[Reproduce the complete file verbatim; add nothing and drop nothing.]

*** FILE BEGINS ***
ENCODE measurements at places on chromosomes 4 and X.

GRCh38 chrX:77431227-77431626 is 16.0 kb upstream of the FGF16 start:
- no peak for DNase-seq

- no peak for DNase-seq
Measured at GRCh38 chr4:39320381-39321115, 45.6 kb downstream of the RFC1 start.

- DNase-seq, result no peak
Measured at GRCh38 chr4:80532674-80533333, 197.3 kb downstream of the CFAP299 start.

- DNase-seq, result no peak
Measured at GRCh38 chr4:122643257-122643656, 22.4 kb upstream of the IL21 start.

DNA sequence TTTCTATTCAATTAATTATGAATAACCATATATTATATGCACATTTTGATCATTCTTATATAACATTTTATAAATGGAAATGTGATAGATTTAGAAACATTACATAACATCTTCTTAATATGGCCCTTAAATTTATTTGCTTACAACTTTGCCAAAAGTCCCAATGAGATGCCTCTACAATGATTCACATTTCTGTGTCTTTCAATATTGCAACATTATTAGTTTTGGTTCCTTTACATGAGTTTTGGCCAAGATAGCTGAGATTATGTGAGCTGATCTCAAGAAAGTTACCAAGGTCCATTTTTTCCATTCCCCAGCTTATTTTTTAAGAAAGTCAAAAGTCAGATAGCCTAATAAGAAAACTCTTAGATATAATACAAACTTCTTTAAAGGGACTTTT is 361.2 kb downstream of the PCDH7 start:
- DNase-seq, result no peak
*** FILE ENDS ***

ENCODE measurements at places on chromosomes 4 and X.

GRCh38 chrX:77431227-77431626 is 16.0 kb upstream of the FGF16 start:
- no peak for DNase-seq

- no peak for DNase-seq
Measured at GRCh38 chr4:39320381-39321115, 45.6 kb downstream of the RFC1 start.

- DNase-seq, result no peak
Measured at GRCh38 chr4:80532674-80533333, 197.3 kb downstream of the CFAP299 start.

- DNase-seq, result no peak
Measured at GRCh38 chr4:122643257-122643656, 22.4 kb upstream of the IL21 start.

DNA sequence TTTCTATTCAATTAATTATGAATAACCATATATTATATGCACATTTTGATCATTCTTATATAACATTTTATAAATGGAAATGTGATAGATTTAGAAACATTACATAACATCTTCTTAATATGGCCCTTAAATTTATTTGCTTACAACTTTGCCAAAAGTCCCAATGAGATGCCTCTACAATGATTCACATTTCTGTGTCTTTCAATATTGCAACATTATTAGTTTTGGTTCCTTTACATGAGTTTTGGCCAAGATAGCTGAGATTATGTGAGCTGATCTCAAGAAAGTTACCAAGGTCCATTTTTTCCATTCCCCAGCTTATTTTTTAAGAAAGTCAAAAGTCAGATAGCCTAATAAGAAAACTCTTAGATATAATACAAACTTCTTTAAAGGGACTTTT is 361.2 kb downstream of the PCDH7 start:
- DNase-seq, result no peak